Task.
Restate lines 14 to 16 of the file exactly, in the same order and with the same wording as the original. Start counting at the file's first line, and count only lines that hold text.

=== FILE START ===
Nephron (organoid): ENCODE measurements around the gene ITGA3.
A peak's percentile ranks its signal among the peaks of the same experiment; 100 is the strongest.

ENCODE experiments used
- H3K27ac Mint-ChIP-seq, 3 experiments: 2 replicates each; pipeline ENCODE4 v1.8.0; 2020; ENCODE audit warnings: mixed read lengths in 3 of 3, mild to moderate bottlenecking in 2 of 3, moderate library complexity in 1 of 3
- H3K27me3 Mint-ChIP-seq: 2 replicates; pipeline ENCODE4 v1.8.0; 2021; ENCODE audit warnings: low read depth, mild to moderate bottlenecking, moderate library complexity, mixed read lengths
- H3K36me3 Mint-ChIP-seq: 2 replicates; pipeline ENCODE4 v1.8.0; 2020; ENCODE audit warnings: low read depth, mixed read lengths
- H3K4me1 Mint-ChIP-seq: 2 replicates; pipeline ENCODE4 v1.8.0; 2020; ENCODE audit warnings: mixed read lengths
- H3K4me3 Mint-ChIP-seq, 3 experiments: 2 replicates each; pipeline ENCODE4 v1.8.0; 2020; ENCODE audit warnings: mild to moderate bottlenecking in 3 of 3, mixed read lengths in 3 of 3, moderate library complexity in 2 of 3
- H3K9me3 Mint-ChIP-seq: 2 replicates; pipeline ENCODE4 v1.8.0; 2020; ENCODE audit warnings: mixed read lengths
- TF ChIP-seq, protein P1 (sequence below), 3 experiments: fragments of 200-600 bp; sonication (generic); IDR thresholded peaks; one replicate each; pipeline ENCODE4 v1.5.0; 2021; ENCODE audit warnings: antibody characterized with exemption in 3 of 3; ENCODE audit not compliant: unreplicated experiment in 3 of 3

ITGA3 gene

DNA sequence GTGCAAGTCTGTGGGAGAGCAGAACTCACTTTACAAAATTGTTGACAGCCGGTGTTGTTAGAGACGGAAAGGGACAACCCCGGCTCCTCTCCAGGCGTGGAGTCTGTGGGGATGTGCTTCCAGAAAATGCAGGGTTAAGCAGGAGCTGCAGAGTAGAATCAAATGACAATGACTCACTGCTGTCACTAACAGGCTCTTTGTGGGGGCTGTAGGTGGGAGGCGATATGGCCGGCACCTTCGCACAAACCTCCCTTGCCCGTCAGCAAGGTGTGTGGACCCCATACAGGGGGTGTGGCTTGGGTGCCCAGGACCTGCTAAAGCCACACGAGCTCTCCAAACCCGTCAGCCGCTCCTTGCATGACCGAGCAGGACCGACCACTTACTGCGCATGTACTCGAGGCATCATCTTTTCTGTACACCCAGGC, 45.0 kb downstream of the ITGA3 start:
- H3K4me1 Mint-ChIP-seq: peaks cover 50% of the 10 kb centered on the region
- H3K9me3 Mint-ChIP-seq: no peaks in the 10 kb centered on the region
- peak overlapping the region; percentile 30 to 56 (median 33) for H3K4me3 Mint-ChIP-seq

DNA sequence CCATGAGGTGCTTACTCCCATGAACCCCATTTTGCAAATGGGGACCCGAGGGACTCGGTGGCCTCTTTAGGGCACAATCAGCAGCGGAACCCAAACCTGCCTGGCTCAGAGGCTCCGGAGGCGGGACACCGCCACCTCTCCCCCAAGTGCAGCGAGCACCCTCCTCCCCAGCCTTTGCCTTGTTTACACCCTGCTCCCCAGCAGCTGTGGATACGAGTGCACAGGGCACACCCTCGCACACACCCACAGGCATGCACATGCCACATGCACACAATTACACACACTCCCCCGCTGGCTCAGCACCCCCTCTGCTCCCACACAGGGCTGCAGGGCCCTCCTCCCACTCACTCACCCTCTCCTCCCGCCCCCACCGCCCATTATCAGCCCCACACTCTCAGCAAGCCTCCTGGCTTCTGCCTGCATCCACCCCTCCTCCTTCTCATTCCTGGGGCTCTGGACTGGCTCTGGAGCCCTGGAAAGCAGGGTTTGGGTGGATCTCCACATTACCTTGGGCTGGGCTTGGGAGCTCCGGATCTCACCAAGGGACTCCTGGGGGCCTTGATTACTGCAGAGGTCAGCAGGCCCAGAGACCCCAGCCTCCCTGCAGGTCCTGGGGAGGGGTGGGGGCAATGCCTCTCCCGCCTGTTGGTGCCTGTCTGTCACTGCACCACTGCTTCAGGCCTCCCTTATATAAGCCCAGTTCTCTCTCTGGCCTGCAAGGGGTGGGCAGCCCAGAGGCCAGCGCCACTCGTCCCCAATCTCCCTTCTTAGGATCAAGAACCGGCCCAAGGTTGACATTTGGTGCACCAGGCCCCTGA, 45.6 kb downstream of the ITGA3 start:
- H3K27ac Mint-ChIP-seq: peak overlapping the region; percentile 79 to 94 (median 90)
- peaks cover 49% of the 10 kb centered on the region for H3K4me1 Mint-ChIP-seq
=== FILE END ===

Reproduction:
- H3K9me3 Mint-ChIP-seq: no peaks in the 10 kb centered on the region
- peak overlapping the region; percentile 30 to 56 (median 33) for H3K4me3 Mint-ChIP-seq

DNA sequence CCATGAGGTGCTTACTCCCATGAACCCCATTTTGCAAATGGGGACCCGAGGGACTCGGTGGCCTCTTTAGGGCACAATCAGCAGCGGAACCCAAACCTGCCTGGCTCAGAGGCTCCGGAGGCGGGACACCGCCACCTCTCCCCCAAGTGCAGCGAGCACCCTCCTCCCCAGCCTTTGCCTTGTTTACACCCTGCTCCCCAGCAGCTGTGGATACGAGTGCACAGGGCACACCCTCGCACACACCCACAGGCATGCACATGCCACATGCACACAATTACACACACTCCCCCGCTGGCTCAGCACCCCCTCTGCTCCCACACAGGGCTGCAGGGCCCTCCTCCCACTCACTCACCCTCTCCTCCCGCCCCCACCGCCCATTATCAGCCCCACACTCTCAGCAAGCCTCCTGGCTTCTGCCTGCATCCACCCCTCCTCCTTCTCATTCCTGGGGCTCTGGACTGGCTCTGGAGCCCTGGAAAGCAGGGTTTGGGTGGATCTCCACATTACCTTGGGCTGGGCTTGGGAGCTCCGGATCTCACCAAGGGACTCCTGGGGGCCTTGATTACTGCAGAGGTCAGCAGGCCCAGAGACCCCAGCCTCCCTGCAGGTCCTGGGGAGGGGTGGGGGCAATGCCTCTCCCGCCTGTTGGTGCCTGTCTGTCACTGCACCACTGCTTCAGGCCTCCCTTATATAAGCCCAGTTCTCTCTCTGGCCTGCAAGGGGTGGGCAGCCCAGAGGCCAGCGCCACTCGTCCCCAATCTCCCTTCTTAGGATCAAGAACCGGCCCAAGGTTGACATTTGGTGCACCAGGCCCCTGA, 45.6 kb downstream of the ITGA3 start: